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A Quietus Interview

Just A Planet Away: An Interview With Paul Epworth
Patrick Clarke , September 14th, 2020 07:25

Paul Epworth's stunning new record is a space voyage-themed concept album that bridges 70s prog and Brainfeeder jazz. But as the producer tells Patrick Clarke, it's about more than one kind of journey

Photos by Alex Waespi

In a small studio in North London called The Crypt, a room exactly big enough for me and four others to sit socially distanced in the middle, Paul Epworth is about to present his debut album. At a variety of different heights, about fifteen speakers line the walls on all sides, precisely placed so they can best overwhelm their listeners. Projected over a screen at the front of the room, in grand, serif letters reads VOYAGER, Presented in 360 Reality Audio. The album whirrs into gear, each speaker acting as its own sonic thruster as earth-shaking rushes of glorious noise emanate one after the other from every direction. A gargantuan, galaxy-sized beat emerges, before the commanding voice of Vince Staples takes control. A few minutes later, hypercharged FlyLo-esque beats burst from all sides, weaving in and out of one another as the prodigiously gifted young rapper Ishmael’s frantic flow takes over.

The 360 Audio, a state-of-the-art format that Epworth likens to the jump from mono to stereo, lends a heightened physicality to the record’s enormously varied sonic palette. At the end of ‘Cosmos’, interweaving staccato synths jab at the top of your head, while a lovely psychedelic organ line simultaneously weaves its way through your chest. Sometimes a glistening harp arpeggio or a sweep of strings or a cosmic rush of gospel voices will swarm gently around the back of your ears. Sometimes all the speakers attack en masse in one huge crescendo; if sound could travel in space, perhaps this is what a supernova might sound like.

This extraordinarily textured record was a long time in the making. Epworth, now 46, first signed a deal to release a solo album “over a decade ago, when I was young and good looking,” he jokes over Zoom, a few weeks prior to my trip to The Crypt. For all his success working with artists like Adele, Mumford And Sons and Florence + The Machine, his efforts to step out under his own name resulted in nothing but “bullshit! It was total nonsense,” he says. “There was no identity or any thread running through it. Some of the tracks were really good but there wasn’t that ‘thing’ at the centre.”

When working as a producer, Epworth has a habit of pushing his artists to come up with a proper thread for their record. “If someone comes into the studio and one track’s a house tune, the next is an acoustic guitar tune, it confuses people. But if you have, say, a house track with an acoustic guitar, and then an acoustic guitar track with some electronic programming, sonically you begin to create a cognitive thread so people don’t get lost en route.” Eventually, Epworth laughs, “I realised I hadn’t applied any of that to myself!”

In search of that cognitive thread, Epworth looked backwards to the music that first captured him, the concept-driven prog and early electronic music that his father – a scientist – would play in the house while Epworth grew up, the likes of Pink Floyd, Yes and Wendy Carlos. Simultaneously, he happened to be listening to a lot of jazz. “I was gradually going through the Sun Ra catalogue, going through the Brainfeeder catalogue, and also exploring the South London jazz scene and bands like The Comet Is Coming.” The theme of his own album began to emerge, “these dots connecting in a way that said to me ‘look, this electronic, space-themed jazz-influenced seventies concept album could be a thing!’”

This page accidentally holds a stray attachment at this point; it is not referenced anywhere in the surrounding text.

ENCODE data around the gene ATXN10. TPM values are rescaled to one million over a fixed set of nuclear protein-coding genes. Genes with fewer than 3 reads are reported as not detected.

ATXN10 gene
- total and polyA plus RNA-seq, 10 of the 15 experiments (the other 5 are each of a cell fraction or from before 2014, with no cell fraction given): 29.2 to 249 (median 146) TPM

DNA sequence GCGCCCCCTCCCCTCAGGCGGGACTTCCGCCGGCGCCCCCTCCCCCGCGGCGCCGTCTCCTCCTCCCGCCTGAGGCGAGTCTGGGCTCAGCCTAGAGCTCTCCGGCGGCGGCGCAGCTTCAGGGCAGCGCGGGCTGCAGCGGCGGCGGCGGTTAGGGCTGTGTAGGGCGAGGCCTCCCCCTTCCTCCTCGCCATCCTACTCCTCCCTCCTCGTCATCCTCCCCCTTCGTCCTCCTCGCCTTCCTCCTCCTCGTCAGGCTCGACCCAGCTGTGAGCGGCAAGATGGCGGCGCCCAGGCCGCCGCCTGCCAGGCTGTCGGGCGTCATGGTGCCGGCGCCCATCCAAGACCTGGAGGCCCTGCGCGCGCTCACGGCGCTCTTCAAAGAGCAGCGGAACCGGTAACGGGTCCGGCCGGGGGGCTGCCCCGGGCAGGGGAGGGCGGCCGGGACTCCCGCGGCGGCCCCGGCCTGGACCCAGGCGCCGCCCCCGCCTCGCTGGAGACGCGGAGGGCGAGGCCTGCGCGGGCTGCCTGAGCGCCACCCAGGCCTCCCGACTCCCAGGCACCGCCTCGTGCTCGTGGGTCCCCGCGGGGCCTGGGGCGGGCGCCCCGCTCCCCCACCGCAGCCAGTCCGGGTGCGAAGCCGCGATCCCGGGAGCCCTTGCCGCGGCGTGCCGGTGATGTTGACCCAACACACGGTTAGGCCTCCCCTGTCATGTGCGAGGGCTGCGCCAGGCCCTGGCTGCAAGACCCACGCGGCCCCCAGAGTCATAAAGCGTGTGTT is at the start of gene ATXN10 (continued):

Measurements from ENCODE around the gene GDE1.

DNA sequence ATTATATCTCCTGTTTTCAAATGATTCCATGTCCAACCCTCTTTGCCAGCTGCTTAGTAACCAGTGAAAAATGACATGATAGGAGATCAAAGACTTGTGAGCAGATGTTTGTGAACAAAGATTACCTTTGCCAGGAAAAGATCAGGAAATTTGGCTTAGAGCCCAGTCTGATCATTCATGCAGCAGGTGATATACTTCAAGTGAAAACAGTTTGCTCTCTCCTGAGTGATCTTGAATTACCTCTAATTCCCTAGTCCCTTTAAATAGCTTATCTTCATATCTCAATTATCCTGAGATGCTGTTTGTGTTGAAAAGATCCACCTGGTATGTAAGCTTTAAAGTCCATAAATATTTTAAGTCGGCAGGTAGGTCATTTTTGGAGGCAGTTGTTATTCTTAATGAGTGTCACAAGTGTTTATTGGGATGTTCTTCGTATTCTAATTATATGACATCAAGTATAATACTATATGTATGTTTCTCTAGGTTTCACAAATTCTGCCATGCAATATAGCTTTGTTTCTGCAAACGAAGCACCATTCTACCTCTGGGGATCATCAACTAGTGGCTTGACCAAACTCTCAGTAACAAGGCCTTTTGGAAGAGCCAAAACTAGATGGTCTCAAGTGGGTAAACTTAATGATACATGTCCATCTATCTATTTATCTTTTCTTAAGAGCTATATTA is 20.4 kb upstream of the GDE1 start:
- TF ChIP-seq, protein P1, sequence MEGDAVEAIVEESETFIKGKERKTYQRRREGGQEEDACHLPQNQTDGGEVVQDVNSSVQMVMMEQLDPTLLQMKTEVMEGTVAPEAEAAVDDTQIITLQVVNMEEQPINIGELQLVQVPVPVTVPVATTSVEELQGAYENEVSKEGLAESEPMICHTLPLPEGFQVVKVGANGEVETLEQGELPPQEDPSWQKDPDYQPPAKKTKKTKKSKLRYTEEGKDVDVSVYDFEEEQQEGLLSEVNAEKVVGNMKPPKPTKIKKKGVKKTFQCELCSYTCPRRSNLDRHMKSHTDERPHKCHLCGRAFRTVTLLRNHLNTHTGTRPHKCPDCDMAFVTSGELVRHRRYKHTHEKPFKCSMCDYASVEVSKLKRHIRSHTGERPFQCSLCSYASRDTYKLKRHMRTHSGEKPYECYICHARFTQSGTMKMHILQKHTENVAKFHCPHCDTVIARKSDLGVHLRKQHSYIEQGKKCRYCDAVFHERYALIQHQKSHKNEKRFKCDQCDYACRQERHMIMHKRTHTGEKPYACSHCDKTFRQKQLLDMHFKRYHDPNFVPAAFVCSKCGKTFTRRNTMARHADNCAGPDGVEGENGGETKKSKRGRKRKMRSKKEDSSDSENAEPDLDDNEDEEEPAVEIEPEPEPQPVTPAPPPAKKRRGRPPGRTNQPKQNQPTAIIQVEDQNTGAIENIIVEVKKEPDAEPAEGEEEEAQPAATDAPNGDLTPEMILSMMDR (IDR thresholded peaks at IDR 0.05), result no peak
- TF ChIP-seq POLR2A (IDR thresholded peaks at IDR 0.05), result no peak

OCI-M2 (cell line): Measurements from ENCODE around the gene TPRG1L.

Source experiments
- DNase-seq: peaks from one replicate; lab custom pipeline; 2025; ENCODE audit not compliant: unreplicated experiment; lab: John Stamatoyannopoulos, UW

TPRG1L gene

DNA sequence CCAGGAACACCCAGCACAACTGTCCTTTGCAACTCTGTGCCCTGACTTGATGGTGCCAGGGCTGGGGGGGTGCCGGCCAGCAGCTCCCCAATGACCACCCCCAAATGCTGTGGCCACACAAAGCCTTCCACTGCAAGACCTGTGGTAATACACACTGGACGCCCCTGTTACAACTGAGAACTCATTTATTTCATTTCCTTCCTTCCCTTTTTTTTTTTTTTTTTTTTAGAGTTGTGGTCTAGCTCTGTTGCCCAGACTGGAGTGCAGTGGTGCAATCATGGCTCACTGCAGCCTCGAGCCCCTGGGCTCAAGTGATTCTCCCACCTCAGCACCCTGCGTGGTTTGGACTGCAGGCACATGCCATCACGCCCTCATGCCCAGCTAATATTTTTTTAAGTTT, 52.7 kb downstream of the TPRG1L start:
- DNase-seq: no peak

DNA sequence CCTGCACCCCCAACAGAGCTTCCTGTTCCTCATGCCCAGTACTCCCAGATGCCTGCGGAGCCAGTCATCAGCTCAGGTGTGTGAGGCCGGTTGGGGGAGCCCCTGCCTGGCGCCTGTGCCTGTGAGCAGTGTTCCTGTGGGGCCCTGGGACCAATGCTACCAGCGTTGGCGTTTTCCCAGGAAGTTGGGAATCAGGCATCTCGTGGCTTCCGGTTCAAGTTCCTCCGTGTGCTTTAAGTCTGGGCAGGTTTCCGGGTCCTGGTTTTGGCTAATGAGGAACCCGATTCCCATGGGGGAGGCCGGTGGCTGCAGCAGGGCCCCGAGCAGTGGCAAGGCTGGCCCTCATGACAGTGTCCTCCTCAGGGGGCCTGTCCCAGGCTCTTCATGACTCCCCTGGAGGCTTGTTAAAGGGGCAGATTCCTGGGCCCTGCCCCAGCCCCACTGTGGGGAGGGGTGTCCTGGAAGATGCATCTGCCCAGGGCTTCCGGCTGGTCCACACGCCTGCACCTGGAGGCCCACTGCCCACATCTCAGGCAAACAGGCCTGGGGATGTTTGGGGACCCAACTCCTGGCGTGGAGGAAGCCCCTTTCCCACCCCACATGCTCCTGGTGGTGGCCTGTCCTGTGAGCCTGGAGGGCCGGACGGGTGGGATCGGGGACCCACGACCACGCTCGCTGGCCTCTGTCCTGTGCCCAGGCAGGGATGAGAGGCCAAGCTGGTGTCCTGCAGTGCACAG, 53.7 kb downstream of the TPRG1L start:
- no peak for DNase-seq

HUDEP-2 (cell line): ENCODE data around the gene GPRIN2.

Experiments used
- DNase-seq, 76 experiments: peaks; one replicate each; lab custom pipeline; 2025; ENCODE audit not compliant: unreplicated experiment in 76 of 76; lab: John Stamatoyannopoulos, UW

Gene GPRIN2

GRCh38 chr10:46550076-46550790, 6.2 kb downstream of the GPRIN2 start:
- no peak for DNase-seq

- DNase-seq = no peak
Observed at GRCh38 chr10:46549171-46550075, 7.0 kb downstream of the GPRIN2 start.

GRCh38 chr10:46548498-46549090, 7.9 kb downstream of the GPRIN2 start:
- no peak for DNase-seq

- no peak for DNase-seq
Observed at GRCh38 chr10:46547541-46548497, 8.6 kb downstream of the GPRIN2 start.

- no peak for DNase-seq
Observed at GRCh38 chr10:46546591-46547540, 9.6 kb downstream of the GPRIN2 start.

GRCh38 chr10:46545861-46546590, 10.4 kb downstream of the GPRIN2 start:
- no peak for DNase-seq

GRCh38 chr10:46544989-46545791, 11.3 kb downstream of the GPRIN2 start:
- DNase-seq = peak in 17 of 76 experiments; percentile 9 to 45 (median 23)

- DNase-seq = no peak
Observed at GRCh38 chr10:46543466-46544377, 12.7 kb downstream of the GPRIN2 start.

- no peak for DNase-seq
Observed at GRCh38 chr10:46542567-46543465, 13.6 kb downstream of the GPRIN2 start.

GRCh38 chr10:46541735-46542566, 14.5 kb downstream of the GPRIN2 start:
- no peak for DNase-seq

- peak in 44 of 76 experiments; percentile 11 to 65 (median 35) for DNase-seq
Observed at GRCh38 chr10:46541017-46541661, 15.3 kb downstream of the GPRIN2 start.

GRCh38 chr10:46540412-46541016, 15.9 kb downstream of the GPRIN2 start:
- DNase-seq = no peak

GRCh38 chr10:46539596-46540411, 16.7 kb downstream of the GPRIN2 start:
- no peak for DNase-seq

Vince Staples was the first of the album’s considerable cast of vocalists to climb aboard. Epworth played him a song he’d had sitting on a hard drive, “something I knew could be really great.” Staples enjoyed it, took it way, and a week later sent back his vocal – slick, assured and grand. “As soon as I had that, this piece of anthemic shoegaze rap with a Boney M ‘Night Flight To Venus’ chorus, suddenly I could play it to people and they’d say ‘I see what you’re doing.’” From there it was a question of “knocking on doors,” some of which opened and some of which didn’t. Securing Kool Keith for the glitchy ‘Distant Planets’, for example, was a simple matter of messaging him on Twitter. “Within two hours he sent me back a vocal.”

It was the relatively unknown young MC Ishmael, however, who would prove to be the album’s most crucial feature. “That’s when things started to really take shape,” Epworth says. “Without him appearing at the right moment and being this wild, psychedelic, open-minded, young, hungry, enthusiastic and incredibly talented human being, the record would never have got finished.” Epworth was after someone who could deliver “that intense Andre 3000 hecticness,” to the rapid, Brainfeeder-worthy beat he’d recorded for the track ‘Hyperspace’ and in Ishmael he found his man. He offered a quick brief on the record’s themes. “I said ‘it should feel like you’ve just got away from Planet Earth and you’re about to go into a Millennium Falcon hyperspace drive, or the stargate from 2001, psychedelic technicolour,’ and straight away he just went all Timothy Leary. That’s the fun part of collaborating, it’s like being a couple of nerds in a bedroom, giggling like Beavis and Butthead.”